Although they are bemoaned and deftly eradicated by the squeamish denizens of North America, the common wood ant is the star of conservation efforts in Europe, where its populations are protected in many European nations. Although little is known about the habitat needs of the wood ant, it is widely known that they contribute heavily to the health of Britain’s forests by ridding growing trees of parasitic insects. The nests they build, comprised of organic materials from the forest floor, in turn nourish new plants and trees once they’ve been abandoned by the colony.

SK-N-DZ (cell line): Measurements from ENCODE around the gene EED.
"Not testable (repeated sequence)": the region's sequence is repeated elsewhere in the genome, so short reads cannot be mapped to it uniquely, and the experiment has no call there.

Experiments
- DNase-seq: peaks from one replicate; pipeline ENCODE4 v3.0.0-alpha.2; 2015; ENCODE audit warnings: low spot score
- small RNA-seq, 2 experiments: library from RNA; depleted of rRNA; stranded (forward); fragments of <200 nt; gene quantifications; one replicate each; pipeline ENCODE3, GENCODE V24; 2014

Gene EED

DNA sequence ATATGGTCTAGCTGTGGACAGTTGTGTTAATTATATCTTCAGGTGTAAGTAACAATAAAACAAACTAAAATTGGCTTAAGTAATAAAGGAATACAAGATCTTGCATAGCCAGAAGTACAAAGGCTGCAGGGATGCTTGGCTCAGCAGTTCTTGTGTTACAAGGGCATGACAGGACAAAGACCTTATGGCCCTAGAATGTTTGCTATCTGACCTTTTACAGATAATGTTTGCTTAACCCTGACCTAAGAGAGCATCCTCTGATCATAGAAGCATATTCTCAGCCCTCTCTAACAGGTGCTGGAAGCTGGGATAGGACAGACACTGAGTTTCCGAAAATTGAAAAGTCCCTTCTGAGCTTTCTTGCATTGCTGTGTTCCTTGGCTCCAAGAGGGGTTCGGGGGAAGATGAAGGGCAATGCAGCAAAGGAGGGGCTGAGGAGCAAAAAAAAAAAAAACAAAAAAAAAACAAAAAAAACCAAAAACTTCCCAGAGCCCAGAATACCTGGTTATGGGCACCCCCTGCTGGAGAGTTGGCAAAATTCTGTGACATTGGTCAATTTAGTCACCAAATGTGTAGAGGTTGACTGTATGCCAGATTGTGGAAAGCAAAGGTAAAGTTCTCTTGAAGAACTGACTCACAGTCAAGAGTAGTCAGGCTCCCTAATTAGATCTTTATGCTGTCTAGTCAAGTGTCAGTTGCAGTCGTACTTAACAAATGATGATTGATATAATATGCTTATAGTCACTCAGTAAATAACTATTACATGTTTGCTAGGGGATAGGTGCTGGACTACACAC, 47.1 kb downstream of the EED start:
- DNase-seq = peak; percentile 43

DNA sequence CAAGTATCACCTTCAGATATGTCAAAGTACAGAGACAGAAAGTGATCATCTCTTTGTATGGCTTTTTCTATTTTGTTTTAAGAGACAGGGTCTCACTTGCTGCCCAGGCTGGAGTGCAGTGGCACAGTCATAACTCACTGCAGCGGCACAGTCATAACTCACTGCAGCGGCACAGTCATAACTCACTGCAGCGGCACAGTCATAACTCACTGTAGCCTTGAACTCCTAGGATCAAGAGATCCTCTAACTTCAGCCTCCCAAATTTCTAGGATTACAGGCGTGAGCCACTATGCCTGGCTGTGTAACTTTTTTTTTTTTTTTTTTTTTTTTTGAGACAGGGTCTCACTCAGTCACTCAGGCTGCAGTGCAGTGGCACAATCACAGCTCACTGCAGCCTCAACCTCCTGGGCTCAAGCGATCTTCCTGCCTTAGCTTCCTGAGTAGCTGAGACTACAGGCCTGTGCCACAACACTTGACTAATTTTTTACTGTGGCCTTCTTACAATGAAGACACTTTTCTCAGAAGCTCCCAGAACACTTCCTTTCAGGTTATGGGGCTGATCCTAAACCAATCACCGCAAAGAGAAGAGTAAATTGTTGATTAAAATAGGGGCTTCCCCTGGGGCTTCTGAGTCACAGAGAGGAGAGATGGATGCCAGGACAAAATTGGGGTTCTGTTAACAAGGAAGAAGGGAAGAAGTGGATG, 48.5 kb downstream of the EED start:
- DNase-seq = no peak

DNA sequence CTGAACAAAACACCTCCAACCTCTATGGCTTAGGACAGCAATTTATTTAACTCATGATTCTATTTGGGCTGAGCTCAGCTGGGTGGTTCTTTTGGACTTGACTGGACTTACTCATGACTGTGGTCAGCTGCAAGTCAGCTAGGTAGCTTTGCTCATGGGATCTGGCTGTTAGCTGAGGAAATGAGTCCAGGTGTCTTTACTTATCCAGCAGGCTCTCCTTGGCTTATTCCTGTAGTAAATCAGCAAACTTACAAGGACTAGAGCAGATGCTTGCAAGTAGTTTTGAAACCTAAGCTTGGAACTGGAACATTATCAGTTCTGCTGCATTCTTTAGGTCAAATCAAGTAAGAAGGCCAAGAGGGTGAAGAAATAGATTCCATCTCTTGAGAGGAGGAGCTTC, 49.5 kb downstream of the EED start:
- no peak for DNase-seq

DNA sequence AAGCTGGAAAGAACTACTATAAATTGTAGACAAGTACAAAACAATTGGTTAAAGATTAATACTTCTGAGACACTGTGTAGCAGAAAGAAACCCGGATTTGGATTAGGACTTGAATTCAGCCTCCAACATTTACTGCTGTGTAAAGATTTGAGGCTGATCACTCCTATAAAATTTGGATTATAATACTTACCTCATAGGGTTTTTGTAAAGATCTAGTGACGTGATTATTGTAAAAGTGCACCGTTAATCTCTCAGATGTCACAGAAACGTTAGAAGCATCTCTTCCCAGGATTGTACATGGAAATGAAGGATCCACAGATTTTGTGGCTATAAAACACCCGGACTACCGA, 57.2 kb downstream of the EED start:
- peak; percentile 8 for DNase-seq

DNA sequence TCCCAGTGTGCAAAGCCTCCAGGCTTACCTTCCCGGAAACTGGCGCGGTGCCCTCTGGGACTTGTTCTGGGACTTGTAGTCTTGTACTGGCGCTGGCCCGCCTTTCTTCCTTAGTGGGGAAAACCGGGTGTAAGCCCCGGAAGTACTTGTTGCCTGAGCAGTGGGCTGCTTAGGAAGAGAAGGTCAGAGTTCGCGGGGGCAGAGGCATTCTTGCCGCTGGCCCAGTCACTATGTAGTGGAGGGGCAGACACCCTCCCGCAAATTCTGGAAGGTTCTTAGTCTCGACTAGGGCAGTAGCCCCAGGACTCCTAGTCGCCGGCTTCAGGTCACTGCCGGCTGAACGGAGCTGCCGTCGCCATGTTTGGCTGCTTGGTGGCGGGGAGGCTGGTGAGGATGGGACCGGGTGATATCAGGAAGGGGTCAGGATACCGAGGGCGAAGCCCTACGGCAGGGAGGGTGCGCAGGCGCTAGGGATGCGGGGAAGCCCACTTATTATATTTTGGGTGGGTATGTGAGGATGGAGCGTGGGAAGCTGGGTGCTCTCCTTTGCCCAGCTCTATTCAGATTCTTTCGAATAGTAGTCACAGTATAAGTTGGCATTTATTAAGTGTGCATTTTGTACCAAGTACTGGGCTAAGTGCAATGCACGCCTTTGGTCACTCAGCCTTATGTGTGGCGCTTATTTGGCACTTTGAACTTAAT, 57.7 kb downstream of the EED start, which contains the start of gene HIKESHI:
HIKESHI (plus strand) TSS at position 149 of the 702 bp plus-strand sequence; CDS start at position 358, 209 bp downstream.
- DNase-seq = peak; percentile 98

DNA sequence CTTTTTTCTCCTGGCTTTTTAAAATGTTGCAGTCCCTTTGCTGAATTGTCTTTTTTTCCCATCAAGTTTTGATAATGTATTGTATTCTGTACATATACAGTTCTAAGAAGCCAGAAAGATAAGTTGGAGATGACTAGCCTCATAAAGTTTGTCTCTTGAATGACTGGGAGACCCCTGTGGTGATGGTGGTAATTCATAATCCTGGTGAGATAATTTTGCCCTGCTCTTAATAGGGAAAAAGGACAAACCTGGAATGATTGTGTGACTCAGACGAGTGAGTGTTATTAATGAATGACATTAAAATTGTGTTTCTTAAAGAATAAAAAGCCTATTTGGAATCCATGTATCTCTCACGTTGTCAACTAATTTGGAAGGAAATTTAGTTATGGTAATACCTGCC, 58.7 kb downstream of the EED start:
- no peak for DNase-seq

Their role in proper land management is at the forefront of a study being conducted by researchers from the University of York, wherein the ants’ behavior and communication will be tracked with tiny radio receivers. The information scientists glean from the study will not only be useful in future land management, but could have implications for human communication networks as well. Check out this clip of a wood ant being fitted with its very own 1mm radio receiver.
Image via Billy Lindblom